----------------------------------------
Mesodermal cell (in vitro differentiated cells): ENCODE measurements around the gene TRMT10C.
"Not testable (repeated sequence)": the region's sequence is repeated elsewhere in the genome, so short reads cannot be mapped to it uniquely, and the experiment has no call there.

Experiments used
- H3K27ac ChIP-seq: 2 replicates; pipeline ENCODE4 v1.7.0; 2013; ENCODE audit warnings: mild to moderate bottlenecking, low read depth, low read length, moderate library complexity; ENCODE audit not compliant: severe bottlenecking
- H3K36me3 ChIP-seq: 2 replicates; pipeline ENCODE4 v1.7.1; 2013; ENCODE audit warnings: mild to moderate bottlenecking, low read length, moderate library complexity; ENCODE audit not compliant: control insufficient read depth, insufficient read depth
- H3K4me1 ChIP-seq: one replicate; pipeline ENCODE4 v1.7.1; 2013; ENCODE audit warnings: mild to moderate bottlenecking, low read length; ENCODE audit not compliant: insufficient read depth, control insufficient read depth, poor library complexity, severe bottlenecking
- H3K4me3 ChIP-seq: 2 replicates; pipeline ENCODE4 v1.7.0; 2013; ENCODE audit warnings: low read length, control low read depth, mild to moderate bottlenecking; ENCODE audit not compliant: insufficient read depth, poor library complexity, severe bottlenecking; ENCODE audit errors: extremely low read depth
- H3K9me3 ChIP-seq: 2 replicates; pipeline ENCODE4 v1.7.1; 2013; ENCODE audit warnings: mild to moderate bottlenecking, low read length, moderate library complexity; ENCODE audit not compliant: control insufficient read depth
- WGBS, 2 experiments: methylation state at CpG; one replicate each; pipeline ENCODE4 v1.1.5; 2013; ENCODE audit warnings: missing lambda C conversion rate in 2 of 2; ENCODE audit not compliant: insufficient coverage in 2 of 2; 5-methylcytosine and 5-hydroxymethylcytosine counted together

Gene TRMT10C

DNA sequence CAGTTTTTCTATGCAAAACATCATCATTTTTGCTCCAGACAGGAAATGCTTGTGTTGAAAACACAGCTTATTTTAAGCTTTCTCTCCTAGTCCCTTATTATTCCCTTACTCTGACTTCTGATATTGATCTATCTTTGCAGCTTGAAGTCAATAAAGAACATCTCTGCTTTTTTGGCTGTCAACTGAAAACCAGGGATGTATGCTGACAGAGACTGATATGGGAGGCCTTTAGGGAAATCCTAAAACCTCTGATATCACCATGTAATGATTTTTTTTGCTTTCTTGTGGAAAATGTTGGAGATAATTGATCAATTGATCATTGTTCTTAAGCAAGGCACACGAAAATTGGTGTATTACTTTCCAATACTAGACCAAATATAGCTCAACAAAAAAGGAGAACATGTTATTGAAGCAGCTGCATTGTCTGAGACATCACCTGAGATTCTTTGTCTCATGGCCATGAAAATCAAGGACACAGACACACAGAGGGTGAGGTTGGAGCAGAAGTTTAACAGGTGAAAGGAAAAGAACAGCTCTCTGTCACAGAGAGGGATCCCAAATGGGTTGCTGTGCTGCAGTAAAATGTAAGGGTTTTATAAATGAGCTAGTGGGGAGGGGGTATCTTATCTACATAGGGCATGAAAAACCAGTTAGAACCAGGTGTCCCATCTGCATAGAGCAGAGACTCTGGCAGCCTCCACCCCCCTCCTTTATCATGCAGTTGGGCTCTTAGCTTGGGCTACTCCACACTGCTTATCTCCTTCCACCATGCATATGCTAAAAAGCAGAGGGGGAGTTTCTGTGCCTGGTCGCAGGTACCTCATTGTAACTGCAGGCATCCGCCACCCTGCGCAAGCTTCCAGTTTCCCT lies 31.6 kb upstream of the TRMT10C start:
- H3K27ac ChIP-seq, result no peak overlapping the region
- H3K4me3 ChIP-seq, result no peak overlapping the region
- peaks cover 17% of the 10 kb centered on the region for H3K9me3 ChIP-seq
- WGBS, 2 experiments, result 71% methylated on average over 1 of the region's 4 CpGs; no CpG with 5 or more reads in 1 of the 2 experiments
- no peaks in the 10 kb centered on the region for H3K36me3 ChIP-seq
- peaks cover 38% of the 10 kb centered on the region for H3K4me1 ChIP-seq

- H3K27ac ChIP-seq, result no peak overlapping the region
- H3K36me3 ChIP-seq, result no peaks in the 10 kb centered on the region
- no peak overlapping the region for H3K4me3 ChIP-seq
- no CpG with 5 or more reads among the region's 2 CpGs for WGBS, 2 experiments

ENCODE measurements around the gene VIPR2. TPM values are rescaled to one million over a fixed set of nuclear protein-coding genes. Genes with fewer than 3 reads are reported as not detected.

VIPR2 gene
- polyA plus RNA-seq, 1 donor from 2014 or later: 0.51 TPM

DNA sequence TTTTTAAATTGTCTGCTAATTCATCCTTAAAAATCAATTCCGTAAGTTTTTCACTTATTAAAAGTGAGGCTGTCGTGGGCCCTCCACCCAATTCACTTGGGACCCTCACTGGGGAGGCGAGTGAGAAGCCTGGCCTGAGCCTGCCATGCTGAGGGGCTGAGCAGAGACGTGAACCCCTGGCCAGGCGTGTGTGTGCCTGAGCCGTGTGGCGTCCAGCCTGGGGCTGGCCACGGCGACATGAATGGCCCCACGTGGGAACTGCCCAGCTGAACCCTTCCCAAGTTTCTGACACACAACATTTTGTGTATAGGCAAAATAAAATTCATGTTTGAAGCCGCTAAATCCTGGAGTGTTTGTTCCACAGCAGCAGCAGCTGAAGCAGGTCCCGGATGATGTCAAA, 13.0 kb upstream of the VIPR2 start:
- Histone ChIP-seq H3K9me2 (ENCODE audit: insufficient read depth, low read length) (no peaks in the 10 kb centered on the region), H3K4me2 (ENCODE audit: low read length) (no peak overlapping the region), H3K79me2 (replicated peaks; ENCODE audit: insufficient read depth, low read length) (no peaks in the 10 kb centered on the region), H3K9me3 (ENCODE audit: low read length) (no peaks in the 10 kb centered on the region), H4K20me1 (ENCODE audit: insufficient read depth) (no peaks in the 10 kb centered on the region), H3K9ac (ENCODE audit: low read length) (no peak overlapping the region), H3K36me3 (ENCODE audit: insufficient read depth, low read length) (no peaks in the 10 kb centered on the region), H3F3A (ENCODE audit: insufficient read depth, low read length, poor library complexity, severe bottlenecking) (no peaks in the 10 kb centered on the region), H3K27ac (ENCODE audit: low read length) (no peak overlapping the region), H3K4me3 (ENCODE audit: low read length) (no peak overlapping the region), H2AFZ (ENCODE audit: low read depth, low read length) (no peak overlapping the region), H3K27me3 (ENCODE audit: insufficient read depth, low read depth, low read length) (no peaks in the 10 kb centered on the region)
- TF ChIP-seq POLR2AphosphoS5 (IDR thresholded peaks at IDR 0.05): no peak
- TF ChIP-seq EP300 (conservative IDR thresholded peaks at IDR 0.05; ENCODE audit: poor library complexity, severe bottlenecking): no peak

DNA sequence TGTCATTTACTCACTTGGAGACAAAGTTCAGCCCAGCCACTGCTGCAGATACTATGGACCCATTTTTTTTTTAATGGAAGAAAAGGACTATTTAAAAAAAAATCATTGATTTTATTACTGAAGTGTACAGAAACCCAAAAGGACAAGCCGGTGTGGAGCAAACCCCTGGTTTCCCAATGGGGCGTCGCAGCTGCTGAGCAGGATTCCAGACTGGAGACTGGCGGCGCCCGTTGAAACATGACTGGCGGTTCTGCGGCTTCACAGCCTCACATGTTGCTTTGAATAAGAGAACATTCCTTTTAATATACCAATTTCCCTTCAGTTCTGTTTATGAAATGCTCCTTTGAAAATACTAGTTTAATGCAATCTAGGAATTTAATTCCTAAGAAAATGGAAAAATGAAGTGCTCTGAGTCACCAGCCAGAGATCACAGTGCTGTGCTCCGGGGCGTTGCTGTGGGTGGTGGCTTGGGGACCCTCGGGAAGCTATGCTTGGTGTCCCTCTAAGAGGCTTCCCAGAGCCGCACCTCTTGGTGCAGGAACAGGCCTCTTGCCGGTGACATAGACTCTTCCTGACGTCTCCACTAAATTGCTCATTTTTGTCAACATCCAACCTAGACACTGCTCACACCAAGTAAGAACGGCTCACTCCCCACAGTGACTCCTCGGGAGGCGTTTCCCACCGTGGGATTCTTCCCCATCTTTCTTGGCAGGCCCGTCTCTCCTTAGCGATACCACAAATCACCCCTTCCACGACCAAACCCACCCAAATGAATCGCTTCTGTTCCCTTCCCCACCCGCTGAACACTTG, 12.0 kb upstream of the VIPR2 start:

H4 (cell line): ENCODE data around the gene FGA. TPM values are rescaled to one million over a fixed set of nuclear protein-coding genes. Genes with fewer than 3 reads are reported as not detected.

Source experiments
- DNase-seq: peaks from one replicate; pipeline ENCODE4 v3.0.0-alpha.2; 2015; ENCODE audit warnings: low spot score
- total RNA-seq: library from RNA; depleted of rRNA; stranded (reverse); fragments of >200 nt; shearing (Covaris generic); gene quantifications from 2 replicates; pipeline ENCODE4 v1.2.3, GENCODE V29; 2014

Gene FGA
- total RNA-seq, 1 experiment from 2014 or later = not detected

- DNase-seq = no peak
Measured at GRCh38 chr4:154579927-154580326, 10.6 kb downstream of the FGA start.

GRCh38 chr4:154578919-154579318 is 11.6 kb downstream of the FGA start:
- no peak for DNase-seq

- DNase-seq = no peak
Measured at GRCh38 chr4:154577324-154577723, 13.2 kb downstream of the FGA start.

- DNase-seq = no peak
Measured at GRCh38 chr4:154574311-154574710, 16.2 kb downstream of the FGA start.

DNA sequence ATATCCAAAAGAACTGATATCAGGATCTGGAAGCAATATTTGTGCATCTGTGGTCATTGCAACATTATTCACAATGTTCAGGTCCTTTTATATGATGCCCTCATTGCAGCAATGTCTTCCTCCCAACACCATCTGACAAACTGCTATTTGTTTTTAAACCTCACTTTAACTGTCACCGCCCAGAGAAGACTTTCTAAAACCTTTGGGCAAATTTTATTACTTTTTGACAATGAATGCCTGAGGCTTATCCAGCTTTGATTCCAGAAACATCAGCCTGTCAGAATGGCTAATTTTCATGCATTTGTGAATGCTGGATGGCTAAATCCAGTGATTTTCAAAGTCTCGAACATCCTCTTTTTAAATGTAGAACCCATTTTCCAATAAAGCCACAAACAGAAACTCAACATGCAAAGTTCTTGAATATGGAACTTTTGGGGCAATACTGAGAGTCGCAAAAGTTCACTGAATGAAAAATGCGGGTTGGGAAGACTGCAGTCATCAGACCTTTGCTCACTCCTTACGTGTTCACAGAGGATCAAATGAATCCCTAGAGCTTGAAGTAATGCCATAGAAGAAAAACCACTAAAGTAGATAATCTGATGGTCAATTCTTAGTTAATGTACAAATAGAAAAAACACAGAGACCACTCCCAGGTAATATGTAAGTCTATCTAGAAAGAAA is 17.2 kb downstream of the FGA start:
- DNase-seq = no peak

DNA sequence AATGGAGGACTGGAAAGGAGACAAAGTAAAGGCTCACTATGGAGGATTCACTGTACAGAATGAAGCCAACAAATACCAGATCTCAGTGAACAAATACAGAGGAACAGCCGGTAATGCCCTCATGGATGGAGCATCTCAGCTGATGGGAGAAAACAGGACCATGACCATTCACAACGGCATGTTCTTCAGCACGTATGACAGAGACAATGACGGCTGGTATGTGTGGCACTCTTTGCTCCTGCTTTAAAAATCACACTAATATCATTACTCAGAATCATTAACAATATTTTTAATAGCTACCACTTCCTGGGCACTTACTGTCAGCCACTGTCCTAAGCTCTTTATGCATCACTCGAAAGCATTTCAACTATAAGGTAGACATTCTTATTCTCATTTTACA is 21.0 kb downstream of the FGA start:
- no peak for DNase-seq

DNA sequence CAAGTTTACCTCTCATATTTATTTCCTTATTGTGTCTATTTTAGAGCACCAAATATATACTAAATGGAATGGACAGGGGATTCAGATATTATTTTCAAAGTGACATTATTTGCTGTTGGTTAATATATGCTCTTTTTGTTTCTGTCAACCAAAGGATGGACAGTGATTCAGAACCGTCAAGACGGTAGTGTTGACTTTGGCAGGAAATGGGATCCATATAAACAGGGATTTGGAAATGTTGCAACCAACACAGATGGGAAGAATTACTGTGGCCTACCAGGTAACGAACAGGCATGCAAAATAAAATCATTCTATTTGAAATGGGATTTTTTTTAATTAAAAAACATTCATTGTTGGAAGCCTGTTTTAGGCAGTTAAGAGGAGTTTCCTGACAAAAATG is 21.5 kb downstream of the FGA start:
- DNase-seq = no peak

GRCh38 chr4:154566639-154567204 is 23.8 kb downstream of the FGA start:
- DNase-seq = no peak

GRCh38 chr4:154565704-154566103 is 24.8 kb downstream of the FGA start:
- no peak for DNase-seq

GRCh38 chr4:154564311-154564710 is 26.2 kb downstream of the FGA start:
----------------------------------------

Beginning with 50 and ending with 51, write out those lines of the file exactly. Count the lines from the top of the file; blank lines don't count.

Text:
GRCh38 chr4:154566639-154567204 is 23.8 kb downstream of the FGA start:
- DNase-seq = no peak